Tuesday, April 3, 2012
Classic British Fantasy: MATILDA by Roald Dahl
Warning: Do not pick up this book for the first time from your bedside table at night—you will not sleep until you have finished the last page.
The engaging Matilda is a much neglected second child of despicable parents, the Wormwoods, who think of her “like a scab,” and who “looked forward enormously to the time when they could pick their little daughter off and flick her away, preferably into the next country or even further than that.” Before the reader is allowed to bleed too much heart for this poor little girl, the author reveals that she is outrageously, impossibly intelligent—teaching herself to read before she is three, doing difficult arithmetic in her head before she is five, and so on. Thus, Matilda comes into an extremely hard life with some very impressive equipment—and that sets up the first conflict of the book, as Matilda strategizes her way to happiness in spite of oppressive circumstances. The second, related, conflict is introduced when Matilda begins school under the tutelage of the lovable Miss Honey, who, along with all the school children, are brutalized by the powerful, nasty headmistress, Miss Trunchbull. Matilda’s guiding motivation to create her own happiness extends to the happiness of her friends and her dear teacher: she applies her intelligence resourcefully, undaunted.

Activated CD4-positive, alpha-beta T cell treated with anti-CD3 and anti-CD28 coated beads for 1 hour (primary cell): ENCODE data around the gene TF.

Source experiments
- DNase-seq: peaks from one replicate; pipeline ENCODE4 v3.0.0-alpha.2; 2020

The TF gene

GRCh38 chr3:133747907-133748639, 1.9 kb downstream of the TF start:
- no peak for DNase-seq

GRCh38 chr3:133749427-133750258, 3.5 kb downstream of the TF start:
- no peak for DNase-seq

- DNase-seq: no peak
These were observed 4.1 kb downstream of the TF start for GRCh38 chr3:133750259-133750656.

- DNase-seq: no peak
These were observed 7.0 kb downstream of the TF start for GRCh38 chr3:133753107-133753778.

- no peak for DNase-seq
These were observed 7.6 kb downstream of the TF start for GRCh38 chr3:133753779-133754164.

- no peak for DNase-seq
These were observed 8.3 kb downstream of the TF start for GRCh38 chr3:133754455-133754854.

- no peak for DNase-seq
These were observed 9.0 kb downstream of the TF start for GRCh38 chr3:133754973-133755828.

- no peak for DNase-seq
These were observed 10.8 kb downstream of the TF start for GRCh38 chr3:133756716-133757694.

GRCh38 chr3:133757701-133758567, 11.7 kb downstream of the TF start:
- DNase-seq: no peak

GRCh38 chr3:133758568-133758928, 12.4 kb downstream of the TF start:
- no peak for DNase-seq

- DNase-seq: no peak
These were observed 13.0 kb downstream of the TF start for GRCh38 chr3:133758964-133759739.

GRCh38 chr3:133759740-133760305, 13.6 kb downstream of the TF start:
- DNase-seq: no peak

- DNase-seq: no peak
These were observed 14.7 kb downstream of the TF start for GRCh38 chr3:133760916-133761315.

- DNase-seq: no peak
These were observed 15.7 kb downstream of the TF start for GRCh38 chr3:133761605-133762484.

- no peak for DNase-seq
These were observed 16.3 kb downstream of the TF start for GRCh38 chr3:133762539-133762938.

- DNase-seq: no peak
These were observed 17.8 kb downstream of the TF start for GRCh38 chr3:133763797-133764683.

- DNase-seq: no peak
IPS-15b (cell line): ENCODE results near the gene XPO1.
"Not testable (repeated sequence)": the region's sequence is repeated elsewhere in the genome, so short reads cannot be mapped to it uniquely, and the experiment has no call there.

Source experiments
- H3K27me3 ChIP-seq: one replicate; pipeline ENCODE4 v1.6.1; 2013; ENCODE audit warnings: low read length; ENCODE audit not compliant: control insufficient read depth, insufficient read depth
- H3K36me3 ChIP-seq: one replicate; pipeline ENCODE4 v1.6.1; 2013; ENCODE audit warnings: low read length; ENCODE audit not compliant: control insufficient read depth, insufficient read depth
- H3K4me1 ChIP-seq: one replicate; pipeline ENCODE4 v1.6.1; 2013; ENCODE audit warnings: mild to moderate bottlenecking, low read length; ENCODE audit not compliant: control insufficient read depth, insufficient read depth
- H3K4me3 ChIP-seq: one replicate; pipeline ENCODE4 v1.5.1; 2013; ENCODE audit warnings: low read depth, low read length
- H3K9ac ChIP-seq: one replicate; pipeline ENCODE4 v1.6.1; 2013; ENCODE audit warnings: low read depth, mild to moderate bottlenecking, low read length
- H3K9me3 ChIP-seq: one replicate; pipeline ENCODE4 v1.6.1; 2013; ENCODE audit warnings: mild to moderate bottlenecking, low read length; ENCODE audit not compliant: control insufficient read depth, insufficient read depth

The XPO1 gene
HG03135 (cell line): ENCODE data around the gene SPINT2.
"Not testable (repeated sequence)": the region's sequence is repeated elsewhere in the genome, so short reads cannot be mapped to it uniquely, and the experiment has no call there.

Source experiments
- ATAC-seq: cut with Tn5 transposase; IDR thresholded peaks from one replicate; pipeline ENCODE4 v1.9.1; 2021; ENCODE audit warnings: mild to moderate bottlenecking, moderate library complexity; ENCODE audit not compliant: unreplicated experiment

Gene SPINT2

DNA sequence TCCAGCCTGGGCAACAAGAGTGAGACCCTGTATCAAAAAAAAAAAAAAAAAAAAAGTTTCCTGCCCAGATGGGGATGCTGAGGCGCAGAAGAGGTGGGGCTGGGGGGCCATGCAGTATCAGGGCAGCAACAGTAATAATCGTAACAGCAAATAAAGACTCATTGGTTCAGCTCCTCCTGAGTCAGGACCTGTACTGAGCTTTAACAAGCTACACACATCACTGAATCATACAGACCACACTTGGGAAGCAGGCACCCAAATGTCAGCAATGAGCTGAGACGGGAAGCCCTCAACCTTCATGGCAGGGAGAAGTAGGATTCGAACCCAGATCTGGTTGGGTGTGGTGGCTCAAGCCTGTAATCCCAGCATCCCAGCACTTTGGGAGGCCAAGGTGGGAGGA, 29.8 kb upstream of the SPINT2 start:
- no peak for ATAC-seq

The reader does not begrudge Matilda her astounding brilliance. Like the librarian who observes in silent amazement the neglected 4-year-old absorbed in Great Expectations, or the sweet Miss Honey, who inwardly thrills to a child prodigy, the reader likes this quiet child of good will and bright ideas. Even other children at school like her—perhaps because Matilda accepts herself without doubt or conceit. She just gets on with it. Quentin Blake’s perky, whimsical sketches convey a Jules Feiffer-like intensity coupled with lightness of spirit that suit Matilda perfectly.
Why is this book so good? It’s not “beautifully written;” it doesn’t parse out profundities or soul-searing pathos (although a plot with clear-cut bad guys who get their comeuppance is certainly gratifying these days). What is it that makes the reader immediately want to lend it to a friend, buy it for a niece? I think it has to be Matilda’s wonderful resiliency. In every adverse situation, she wastes no time feeling sorry for herself, but immediately begins to strategize her way to a better, happier life. She is not a cloying goodie-good little girl (for example, revengeful pranks on her father make her happy), but she is basically kind, lovable, and appealing, as well as super intelligent. Above all, she is confident and guilt-free. Her unassuming, can-do attitude permeates the world of the book, a world where a child can be swung around by the hair and thrown over the playground fence into a playing field, bounce three times, and then get up cartoon-like with a dazed shake of the head, pained but not damaged. Matilda and her friends, like trodden grass, spring back green and growing and alive no matter what. They might quake in terror when Miss Trunchbull looms over them with malice in her eye and a riding crop in her hand, but in terms of human spirit, they are irrepressible.
I finished the last page with a smile—perhaps a slightly patronizing smile—after eagerly anticipating the completely predictable ending. Yet the next morning, Matilda had seeped into my spirit with typical disregard for any of my pretence at grown-up superiority: I caught myself reviewing my long-shot hopes and dreams, and thinking “Why not?”